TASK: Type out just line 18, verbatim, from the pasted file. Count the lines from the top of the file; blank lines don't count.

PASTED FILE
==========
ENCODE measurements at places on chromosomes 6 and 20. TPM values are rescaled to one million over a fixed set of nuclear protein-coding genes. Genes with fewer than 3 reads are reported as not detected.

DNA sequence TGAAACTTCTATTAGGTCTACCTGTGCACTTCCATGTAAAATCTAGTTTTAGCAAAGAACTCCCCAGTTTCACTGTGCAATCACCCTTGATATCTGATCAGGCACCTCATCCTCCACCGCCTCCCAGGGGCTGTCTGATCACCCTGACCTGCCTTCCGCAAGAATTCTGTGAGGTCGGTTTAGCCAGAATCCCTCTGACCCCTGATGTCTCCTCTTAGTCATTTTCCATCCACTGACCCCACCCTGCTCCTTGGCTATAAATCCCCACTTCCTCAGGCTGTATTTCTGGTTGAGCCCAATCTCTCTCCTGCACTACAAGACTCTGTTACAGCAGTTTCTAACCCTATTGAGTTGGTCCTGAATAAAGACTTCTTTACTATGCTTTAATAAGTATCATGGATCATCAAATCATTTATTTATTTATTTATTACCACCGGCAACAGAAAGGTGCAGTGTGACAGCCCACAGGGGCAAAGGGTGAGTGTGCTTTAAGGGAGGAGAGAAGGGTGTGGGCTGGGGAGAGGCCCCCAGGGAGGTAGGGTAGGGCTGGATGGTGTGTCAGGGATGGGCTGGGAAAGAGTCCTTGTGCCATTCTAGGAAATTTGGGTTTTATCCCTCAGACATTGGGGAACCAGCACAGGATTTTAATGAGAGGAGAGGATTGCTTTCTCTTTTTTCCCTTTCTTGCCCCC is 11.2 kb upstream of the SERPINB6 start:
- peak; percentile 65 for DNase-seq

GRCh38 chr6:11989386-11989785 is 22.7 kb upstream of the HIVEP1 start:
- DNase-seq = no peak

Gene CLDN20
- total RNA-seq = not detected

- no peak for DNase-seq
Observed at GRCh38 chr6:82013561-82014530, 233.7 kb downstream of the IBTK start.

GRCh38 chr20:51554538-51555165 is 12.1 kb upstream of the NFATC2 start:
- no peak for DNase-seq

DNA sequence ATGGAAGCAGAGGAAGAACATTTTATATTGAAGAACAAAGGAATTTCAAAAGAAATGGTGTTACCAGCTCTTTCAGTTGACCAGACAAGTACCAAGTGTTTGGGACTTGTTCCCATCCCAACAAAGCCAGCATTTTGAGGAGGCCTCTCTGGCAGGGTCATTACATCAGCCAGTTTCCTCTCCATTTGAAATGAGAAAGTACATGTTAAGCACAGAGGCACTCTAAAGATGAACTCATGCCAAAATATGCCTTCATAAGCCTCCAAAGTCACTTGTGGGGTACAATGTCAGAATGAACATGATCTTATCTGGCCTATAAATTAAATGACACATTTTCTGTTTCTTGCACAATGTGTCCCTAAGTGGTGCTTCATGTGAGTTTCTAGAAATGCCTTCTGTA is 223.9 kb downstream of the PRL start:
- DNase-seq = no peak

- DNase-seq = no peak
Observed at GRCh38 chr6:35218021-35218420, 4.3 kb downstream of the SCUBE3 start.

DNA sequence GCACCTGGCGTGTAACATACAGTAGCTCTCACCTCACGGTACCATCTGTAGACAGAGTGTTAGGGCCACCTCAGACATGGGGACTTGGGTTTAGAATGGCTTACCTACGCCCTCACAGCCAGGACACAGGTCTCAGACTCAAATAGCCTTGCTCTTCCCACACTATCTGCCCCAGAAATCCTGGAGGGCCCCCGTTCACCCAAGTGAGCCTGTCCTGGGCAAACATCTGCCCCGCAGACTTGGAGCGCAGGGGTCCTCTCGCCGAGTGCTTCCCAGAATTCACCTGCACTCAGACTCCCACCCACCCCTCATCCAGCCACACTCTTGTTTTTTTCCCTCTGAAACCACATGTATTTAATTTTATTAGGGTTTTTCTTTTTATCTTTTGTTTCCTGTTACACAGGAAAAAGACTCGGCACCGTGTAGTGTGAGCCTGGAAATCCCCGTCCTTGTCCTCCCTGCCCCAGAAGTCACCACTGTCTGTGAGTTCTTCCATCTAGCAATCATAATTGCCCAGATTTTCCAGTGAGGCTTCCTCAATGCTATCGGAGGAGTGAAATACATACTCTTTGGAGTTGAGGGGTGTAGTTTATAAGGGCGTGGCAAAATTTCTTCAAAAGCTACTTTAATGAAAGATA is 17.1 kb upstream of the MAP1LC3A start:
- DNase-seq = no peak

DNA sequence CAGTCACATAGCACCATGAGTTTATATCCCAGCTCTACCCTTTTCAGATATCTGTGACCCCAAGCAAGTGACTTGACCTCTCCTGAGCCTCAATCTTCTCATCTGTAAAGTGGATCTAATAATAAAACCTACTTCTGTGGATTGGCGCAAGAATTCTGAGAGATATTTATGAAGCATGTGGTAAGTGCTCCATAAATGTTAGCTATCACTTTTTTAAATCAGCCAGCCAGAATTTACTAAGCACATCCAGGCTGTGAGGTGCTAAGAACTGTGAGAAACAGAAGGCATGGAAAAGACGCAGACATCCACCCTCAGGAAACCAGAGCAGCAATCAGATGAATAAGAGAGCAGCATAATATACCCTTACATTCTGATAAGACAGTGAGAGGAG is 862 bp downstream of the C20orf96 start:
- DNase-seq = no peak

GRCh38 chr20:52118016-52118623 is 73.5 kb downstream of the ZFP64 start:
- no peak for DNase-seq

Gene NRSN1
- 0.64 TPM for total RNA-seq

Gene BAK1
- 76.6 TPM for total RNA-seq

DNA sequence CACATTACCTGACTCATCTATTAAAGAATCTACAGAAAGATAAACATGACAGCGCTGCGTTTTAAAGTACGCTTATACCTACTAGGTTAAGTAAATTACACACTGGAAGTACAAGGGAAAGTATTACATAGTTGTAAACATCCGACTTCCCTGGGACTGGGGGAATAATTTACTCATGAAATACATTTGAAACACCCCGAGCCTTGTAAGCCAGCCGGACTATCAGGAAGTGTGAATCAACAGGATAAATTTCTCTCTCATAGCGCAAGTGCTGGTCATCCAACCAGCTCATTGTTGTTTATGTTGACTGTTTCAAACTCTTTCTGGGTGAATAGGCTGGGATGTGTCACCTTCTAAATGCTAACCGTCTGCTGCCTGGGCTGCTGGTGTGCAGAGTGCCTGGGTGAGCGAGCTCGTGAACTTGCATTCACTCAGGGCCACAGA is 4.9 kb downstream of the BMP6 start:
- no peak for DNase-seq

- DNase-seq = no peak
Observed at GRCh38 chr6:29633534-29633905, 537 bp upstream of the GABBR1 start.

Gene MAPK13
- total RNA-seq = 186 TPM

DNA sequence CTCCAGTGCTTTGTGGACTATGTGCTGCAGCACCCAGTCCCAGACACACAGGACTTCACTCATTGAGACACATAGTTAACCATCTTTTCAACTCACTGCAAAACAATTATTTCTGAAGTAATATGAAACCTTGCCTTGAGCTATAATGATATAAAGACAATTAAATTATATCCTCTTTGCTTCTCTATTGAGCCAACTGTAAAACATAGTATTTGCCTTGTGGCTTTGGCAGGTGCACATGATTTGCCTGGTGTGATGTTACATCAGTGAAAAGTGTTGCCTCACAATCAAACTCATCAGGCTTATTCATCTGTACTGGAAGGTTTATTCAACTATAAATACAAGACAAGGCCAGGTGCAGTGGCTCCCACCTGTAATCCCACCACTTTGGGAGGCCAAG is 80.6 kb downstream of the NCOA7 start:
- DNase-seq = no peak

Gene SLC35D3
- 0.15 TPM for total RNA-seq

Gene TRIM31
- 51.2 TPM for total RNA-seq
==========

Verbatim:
DNA sequence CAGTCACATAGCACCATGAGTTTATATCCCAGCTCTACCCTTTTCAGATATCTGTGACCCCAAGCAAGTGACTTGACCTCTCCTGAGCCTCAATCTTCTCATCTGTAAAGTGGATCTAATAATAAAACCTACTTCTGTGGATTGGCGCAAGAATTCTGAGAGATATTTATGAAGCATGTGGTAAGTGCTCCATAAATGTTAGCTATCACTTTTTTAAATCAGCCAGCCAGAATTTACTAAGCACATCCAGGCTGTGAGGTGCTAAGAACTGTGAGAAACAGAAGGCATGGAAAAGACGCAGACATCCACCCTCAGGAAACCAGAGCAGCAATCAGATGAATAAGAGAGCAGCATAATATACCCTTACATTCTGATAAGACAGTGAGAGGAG is 862 bp downstream of the C20orf96 start: